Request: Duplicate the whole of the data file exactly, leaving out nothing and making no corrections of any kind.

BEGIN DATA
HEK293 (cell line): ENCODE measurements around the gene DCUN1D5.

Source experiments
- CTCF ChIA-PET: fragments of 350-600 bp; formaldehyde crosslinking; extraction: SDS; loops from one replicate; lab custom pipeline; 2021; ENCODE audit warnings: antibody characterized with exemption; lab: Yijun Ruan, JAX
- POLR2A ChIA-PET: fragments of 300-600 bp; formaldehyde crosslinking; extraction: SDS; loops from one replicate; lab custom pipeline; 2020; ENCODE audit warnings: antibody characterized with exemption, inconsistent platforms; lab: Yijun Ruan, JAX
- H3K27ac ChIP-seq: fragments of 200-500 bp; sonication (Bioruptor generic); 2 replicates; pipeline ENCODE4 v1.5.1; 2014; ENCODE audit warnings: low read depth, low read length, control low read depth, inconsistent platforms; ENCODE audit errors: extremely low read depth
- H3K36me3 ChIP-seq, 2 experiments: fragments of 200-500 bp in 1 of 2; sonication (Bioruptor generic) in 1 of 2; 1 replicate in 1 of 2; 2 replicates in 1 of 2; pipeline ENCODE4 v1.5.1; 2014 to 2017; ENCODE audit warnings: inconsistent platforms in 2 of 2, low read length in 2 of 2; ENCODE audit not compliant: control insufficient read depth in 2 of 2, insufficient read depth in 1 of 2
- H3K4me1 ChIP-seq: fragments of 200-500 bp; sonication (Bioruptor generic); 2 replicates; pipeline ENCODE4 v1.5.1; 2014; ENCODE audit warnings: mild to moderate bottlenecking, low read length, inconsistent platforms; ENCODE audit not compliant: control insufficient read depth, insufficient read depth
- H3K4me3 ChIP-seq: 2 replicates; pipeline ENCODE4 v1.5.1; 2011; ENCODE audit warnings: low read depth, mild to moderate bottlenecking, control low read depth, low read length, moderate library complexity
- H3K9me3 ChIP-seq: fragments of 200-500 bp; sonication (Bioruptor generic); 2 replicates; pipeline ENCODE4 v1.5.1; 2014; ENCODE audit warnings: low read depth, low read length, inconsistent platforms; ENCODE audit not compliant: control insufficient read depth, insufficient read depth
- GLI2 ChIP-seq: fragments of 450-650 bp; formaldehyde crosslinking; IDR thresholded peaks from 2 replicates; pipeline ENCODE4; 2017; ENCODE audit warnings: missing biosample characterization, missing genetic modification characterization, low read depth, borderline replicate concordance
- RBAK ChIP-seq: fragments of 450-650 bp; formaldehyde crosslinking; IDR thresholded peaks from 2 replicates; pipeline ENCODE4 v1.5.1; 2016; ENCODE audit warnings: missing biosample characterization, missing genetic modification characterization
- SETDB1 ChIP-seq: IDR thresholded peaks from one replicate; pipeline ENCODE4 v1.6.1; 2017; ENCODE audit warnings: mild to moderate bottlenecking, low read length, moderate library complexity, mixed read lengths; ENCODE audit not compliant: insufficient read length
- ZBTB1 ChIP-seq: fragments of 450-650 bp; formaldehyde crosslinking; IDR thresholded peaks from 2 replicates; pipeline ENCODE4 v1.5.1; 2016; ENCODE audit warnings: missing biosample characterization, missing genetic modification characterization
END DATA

HEK293 (cell line): ENCODE measurements around the gene DCUN1D5.

Source experiments
- CTCF ChIA-PET: fragments of 350-600 bp; formaldehyde crosslinking; extraction: SDS; loops from one replicate; lab custom pipeline; 2021; ENCODE audit warnings: antibody characterized with exemption; lab: Yijun Ruan, JAX
- POLR2A ChIA-PET: fragments of 300-600 bp; formaldehyde crosslinking; extraction: SDS; loops from one replicate; lab custom pipeline; 2020; ENCODE audit warnings: antibody characterized with exemption, inconsistent platforms; lab: Yijun Ruan, JAX
- H3K27ac ChIP-seq: fragments of 200-500 bp; sonication (Bioruptor generic); 2 replicates; pipeline ENCODE4 v1.5.1; 2014; ENCODE audit warnings: low read depth, low read length, control low read depth, inconsistent platforms; ENCODE audit errors: extremely low read depth
- H3K36me3 ChIP-seq, 2 experiments: fragments of 200-500 bp in 1 of 2; sonication (Bioruptor generic) in 1 of 2; 1 replicate in 1 of 2; 2 replicates in 1 of 2; pipeline ENCODE4 v1.5.1; 2014 to 2017; ENCODE audit warnings: inconsistent platforms in 2 of 2, low read length in 2 of 2; ENCODE audit not compliant: control insufficient read depth in 2 of 2, insufficient read depth in 1 of 2
- H3K4me1 ChIP-seq: fragments of 200-500 bp; sonication (Bioruptor generic); 2 replicates; pipeline ENCODE4 v1.5.1; 2014; ENCODE audit warnings: mild to moderate bottlenecking, low read length, inconsistent platforms; ENCODE audit not compliant: control insufficient read depth, insufficient read depth
- H3K4me3 ChIP-seq: 2 replicates; pipeline ENCODE4 v1.5.1; 2011; ENCODE audit warnings: low read depth, mild to moderate bottlenecking, control low read depth, low read length, moderate library complexity
- H3K9me3 ChIP-seq: fragments of 200-500 bp; sonication (Bioruptor generic); 2 replicates; pipeline ENCODE4 v1.5.1; 2014; ENCODE audit warnings: low read depth, low read length, inconsistent platforms; ENCODE audit not compliant: control insufficient read depth, insufficient read depth
- GLI2 ChIP-seq: fragments of 450-650 bp; formaldehyde crosslinking; IDR thresholded peaks from 2 replicates; pipeline ENCODE4; 2017; ENCODE audit warnings: missing biosample characterization, missing genetic modification characterization, low read depth, borderline replicate concordance
- RBAK ChIP-seq: fragments of 450-650 bp; formaldehyde crosslinking; IDR thresholded peaks from 2 replicates; pipeline ENCODE4 v1.5.1; 2016; ENCODE audit warnings: missing biosample characterization, missing genetic modification characterization
- SETDB1 ChIP-seq: IDR thresholded peaks from one replicate; pipeline ENCODE4 v1.6.1; 2017; ENCODE audit warnings: mild to moderate bottlenecking, low read length, moderate library complexity, mixed read lengths; ENCODE audit not compliant: insufficient read length
- ZBTB1 ChIP-seq: fragments of 450-650 bp; formaldehyde crosslinking; IDR thresholded peaks from 2 replicates; pipeline ENCODE4 v1.5.1; 2016; ENCODE audit warnings: missing biosample characterization, missing genetic modification characterization